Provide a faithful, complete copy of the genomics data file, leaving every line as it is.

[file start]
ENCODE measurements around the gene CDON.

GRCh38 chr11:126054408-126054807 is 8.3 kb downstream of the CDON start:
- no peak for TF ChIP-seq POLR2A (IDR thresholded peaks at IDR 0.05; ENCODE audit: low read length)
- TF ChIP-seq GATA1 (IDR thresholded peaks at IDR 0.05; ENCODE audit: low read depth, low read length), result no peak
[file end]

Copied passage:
ENCODE measurements around the gene CDON.

GRCh38 chr11:126054408-126054807 is 8.3 kb downstream of the CDON start:
- no peak for TF ChIP-seq POLR2A (IDR thresholded peaks at IDR 0.05; ENCODE audit: low read length)
- TF ChIP-seq GATA1 (IDR thresholded peaks at IDR 0.05; ENCODE audit: low read depth, low read length), result no peak